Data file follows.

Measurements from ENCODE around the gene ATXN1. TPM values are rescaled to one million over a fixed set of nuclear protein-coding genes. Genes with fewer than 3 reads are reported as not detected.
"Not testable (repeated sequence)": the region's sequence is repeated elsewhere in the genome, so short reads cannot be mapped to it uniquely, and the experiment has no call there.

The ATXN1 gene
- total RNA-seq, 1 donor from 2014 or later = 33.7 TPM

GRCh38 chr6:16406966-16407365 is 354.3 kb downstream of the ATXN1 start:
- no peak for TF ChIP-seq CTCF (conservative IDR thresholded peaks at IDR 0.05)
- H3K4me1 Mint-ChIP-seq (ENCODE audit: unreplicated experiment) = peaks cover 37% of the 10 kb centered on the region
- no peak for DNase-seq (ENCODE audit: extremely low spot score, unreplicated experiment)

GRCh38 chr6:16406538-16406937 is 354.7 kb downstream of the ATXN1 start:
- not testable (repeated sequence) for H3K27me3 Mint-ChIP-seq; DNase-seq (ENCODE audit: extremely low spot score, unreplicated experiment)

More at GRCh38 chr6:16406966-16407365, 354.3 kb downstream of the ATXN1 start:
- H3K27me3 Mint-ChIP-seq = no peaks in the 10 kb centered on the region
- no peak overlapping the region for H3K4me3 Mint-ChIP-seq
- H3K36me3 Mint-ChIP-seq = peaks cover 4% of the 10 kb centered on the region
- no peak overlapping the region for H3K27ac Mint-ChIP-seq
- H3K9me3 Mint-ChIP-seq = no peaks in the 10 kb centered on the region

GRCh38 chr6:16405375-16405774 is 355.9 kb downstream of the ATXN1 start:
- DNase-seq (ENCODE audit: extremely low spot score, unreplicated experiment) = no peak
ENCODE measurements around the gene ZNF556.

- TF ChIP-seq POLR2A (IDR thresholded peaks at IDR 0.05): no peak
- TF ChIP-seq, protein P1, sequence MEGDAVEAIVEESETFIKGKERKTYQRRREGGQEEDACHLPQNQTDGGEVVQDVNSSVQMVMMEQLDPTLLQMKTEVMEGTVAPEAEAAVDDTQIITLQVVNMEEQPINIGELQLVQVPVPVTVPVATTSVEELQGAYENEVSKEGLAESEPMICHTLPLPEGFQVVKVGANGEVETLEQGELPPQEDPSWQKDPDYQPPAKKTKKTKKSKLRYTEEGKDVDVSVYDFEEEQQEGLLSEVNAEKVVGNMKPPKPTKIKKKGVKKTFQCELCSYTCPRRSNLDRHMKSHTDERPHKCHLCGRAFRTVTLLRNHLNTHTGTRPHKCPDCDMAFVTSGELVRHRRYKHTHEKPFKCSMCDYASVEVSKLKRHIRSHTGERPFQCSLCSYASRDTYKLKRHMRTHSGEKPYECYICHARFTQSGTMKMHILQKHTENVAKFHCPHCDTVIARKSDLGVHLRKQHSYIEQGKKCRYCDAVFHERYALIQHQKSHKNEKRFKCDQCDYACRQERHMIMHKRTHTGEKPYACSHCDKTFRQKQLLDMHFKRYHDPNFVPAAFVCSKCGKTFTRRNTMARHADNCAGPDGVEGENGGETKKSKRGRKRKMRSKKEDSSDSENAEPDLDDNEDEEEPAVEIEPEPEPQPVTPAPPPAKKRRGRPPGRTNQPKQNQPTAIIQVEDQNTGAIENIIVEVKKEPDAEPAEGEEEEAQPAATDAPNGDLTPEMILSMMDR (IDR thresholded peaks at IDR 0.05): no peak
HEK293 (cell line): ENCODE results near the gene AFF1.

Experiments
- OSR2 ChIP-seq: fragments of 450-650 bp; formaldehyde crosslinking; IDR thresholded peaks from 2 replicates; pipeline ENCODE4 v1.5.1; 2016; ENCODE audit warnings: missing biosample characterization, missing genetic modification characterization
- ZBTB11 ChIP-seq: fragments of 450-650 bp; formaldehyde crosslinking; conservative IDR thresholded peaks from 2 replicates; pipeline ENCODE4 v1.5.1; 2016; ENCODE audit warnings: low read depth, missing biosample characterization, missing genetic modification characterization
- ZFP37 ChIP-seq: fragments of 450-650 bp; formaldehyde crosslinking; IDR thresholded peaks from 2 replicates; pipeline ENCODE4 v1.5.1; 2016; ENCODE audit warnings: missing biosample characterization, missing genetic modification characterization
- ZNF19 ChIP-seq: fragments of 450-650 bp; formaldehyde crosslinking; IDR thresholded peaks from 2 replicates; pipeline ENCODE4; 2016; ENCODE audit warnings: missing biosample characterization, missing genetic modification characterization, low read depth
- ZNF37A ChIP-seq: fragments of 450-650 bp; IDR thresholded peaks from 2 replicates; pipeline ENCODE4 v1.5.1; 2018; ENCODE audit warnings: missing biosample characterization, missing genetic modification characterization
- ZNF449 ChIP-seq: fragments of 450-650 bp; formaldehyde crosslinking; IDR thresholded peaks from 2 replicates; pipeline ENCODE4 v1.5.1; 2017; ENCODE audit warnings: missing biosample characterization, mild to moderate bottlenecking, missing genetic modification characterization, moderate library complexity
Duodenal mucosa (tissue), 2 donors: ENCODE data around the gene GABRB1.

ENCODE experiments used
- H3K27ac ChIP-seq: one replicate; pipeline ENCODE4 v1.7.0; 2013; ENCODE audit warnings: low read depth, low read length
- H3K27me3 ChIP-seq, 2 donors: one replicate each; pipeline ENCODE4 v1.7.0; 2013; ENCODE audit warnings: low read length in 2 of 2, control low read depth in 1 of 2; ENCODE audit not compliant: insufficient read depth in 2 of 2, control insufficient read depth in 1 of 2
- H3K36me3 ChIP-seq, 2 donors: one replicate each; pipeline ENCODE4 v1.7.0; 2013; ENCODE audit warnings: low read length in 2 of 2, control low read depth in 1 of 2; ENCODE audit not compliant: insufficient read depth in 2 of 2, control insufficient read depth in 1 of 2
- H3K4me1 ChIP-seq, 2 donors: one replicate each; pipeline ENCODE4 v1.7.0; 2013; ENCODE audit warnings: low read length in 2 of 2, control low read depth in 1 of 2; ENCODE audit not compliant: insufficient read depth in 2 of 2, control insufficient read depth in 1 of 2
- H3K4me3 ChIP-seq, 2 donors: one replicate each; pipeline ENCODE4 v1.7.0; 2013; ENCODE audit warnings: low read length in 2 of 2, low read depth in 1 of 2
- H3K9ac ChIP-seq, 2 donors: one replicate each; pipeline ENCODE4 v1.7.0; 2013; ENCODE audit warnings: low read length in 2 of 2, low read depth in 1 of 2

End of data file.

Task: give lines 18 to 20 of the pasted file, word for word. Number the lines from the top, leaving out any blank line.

- DNase-seq (ENCODE audit: extremely low spot score, unreplicated experiment) = no peak
ENCODE measurements around the gene ZNF556.

- TF ChIP-seq POLR2A (IDR thresholded peaks at IDR 0.05): no peak